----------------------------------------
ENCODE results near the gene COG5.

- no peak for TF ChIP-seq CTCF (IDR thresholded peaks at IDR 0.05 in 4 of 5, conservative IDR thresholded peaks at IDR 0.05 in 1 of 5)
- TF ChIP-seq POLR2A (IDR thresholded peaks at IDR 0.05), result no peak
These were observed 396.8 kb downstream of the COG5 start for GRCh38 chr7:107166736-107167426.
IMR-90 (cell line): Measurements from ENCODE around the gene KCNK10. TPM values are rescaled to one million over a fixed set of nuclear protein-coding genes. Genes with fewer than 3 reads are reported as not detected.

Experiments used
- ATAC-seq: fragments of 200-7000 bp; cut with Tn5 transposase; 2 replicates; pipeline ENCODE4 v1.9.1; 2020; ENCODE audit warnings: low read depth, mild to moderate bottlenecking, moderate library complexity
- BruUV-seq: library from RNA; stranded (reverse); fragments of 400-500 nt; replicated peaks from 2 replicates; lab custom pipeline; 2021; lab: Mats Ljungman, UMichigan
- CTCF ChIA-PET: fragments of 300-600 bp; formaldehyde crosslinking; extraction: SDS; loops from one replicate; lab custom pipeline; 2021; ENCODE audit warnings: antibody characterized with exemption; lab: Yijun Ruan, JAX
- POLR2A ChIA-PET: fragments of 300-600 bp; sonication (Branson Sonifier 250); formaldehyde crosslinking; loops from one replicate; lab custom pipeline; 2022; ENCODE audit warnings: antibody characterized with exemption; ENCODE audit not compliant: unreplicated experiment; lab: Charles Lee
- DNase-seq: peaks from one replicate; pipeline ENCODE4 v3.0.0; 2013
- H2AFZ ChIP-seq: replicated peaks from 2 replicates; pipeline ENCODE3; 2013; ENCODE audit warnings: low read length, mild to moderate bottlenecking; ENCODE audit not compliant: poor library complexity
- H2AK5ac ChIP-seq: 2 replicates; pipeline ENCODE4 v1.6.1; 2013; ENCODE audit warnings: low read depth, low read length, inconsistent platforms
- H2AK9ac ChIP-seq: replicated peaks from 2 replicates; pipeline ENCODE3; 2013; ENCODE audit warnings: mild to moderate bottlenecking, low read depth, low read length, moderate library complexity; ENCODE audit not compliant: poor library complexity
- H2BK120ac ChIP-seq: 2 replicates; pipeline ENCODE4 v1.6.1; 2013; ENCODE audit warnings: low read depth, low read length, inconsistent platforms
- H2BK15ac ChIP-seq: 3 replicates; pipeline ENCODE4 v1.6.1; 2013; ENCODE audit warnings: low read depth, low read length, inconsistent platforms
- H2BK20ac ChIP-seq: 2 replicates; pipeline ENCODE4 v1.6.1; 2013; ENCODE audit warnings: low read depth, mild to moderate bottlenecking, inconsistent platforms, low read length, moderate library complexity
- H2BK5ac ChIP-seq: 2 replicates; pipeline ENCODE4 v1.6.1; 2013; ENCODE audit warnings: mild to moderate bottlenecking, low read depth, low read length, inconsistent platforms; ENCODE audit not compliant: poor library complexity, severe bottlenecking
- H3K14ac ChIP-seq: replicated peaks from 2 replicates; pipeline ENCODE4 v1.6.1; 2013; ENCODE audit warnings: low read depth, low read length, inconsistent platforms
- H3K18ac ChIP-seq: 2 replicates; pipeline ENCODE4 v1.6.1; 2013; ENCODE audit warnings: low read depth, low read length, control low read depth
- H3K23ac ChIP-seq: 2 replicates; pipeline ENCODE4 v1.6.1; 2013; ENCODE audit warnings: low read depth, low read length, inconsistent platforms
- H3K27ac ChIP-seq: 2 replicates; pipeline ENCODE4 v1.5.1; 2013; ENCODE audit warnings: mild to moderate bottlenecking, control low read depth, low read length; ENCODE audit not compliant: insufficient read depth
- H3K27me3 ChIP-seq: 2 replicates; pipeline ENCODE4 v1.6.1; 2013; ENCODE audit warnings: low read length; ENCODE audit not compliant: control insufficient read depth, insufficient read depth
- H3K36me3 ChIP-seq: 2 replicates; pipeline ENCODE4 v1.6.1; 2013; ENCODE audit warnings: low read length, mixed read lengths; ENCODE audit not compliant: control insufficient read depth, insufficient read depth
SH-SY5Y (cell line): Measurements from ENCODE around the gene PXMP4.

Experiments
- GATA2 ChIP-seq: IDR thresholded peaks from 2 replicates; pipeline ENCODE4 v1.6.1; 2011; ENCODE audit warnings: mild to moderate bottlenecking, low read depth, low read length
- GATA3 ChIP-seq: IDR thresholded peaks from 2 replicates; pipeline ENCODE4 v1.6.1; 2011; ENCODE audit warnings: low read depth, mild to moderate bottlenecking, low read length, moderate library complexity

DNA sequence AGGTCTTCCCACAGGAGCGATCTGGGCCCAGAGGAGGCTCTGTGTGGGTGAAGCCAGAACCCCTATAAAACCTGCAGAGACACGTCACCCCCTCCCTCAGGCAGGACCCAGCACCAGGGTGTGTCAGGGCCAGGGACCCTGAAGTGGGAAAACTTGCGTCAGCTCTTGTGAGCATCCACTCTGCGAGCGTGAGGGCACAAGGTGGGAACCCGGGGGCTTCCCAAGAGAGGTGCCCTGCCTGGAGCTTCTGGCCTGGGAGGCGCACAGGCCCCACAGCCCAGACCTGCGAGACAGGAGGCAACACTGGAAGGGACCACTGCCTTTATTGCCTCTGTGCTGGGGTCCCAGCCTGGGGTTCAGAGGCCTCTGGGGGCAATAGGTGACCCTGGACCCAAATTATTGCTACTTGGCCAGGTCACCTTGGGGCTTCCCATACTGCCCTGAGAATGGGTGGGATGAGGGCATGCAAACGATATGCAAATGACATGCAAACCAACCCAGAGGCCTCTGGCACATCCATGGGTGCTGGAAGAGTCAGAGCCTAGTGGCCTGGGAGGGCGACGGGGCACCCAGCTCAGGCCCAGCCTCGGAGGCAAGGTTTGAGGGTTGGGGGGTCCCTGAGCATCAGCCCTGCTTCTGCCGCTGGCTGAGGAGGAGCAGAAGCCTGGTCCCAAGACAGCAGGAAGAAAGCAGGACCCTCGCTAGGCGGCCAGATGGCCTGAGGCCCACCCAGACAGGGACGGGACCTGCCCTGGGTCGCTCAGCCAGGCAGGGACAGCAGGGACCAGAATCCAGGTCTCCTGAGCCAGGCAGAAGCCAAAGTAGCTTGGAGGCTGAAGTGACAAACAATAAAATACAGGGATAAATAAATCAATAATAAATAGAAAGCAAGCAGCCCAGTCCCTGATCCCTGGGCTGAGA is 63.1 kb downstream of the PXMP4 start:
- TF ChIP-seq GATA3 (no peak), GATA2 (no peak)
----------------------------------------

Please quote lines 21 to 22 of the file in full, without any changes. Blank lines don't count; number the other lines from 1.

- H3K23ac ChIP-seq: 2 replicates; pipeline ENCODE4 v1.6.1; 2013; ENCODE audit warnings: low read depth, low read length, inconsistent platforms
- H3K27ac ChIP-seq: 2 replicates; pipeline ENCODE4 v1.5.1; 2013; ENCODE audit warnings: mild to moderate bottlenecking, control low read depth, low read length; ENCODE audit not compliant: insufficient read depth